I'm rather new to the field of gear systems, and to the field of RC models to which this case applies. I'm trying to design a system where a single variable speed engine would drive two different propulsion systems (in this case, rows of oars on a model galley). I want to be able to steer the galley by means of differential rowing.

I could use a double differential like in a tank, but it seems unnecessarily complicated, as I don't need to vary the turning radius continuously, in fact I only need three fixed configurations, RC-ed by a selector switch: both sides rowing, left only (turning right), right only (turning left). It could be go up to five if adding neutral turns left and right (the two sides rowing in opposite directions).

A major additional difficulty is the need for synchronization: although it would only minimally affect performance, visually it's quite important to have both sides rowing together when going forward - this is also a point where a double differential would fail, in my understanding.

Can anyone think of a relatively simple gear system to solve this problem?


1 Answer 1


I'm not sure if "simple" fits into this possible solution, but run this through the gray matter:

Your motor has an output gear which is connected to the left drive gear and the right drive gear. This results in those two gears turning in the same direction and if sized the same, at the same rate.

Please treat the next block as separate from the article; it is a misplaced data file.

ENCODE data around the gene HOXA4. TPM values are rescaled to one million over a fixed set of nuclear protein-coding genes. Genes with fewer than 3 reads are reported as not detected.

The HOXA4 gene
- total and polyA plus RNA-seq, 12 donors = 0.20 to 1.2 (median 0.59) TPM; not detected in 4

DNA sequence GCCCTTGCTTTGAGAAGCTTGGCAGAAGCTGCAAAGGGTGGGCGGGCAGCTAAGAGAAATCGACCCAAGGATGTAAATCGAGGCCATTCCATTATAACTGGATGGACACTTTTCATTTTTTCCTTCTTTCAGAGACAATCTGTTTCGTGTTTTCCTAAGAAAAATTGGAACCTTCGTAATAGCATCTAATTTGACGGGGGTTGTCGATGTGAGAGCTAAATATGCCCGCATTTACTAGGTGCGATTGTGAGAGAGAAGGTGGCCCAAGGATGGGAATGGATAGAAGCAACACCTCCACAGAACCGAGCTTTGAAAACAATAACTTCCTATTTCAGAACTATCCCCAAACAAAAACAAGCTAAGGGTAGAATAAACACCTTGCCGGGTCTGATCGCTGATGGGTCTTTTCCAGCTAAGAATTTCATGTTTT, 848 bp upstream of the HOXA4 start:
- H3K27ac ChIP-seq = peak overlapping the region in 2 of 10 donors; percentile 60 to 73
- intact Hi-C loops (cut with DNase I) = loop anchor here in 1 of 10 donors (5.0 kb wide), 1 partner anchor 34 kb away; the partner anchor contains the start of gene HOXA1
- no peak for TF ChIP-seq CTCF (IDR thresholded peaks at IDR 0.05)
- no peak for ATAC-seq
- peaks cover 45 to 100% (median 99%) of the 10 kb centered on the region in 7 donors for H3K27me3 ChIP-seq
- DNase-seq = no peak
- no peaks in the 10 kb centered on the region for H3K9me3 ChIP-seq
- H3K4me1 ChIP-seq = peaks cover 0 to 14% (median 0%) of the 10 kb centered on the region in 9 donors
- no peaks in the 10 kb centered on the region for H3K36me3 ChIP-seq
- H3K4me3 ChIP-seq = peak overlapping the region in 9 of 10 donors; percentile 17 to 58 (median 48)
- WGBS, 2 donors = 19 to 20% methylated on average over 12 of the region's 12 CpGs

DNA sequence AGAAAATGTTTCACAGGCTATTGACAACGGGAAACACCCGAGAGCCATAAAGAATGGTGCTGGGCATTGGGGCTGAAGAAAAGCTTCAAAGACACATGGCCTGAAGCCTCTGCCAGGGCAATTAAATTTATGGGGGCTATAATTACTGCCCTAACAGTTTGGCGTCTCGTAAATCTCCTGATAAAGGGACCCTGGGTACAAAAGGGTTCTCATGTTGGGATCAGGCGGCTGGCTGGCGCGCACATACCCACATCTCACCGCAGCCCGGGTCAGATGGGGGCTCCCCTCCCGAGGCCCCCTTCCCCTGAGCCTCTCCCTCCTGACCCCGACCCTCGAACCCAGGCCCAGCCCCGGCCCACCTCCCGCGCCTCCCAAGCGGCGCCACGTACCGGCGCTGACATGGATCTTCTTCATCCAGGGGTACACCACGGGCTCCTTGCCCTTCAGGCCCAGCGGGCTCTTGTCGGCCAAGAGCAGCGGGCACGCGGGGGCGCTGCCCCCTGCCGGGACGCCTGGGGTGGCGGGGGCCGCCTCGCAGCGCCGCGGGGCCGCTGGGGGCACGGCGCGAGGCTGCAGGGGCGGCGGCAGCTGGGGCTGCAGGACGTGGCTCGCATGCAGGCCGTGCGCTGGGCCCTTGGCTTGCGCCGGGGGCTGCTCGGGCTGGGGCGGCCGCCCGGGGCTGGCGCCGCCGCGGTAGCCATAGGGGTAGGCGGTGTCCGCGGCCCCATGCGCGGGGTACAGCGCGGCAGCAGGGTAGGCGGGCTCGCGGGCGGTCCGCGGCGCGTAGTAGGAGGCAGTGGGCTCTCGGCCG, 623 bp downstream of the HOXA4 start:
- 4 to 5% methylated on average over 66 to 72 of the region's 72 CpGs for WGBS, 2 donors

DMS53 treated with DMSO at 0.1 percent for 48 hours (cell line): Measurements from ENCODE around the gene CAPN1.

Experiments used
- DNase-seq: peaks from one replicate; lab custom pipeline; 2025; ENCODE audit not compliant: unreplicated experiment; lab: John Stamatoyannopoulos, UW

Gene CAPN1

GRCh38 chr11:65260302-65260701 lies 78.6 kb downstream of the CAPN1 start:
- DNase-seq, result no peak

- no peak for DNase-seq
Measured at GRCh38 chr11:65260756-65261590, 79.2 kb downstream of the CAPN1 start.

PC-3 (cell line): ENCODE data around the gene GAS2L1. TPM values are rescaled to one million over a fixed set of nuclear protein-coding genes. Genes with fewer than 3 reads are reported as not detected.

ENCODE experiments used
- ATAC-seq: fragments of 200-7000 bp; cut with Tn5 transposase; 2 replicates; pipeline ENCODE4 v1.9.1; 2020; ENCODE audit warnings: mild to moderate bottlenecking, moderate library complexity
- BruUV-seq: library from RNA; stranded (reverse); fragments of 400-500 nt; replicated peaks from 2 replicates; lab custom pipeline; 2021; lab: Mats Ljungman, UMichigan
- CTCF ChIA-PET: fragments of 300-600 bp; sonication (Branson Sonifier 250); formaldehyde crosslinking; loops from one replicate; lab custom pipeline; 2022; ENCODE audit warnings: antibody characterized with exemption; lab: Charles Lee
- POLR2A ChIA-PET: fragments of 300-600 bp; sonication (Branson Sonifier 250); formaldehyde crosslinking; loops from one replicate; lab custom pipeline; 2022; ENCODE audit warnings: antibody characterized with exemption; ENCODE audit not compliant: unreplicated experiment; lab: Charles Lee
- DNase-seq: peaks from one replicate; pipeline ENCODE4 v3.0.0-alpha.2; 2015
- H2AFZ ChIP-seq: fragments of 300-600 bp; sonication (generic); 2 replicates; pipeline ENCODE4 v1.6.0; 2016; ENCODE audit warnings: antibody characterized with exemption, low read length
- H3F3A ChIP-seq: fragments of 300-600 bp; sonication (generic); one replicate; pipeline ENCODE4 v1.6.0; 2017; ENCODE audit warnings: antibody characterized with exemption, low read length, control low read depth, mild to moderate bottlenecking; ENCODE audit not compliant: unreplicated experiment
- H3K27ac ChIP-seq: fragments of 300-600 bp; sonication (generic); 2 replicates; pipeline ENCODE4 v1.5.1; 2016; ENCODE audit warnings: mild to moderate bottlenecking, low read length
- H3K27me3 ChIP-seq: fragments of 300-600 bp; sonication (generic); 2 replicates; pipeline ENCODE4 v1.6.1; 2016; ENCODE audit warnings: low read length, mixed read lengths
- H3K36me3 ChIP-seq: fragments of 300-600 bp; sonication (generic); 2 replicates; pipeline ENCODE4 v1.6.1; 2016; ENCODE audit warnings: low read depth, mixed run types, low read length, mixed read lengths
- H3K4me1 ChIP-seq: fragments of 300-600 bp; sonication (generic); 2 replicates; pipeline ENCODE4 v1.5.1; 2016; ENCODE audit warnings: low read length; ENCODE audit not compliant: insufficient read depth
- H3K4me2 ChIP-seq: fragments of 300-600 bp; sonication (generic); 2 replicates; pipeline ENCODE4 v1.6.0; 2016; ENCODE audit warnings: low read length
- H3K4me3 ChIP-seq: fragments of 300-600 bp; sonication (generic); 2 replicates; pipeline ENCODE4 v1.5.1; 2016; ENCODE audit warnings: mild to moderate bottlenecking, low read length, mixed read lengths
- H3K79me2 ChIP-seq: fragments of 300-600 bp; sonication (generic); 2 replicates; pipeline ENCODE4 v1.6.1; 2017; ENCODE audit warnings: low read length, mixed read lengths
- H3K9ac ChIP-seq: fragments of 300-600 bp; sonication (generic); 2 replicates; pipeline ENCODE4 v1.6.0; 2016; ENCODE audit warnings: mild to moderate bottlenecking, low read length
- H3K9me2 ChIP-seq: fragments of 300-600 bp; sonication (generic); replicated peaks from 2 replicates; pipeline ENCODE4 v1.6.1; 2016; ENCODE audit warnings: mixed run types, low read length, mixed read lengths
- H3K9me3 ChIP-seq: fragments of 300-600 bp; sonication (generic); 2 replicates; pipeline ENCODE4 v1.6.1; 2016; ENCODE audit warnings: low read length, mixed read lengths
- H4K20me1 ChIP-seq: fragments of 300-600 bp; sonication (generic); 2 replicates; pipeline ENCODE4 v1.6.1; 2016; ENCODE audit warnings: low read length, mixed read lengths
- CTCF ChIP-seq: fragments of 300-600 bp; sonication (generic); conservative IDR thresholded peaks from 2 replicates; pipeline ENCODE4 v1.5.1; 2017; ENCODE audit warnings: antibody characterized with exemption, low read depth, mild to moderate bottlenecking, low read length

Those gears are connected in a convenient manner to a set of planetary gear sets, one for each side.

Typically, planetary gears will provide reduction in a relatively small space, but they also allow for reversal using a braking mechanism. This will require some research on your part, but it's an easily observable action.

When you attach the drive to the sun gear and lock the ring gear from rotating, the planet gears turn in one direction with a specific gear ratio, the calculation of which is left as an exercise to the reader. Those planet gears are often attached to a planet gear carrier, allowing you to direct the output in the manner desired.

Additionally, if you attach the drive to the sun gear and lock the planet carrier from rotating, you will get a different ratio (not necessarily) but you will get a reversed rotation.

From your description, you'd take the outputs from the rim to create a reciprocating motion, but that's a general assumption, because reciprocating motion isn't restricted by direction of rotation, but it's a good way to avoid top-dead-center complications.


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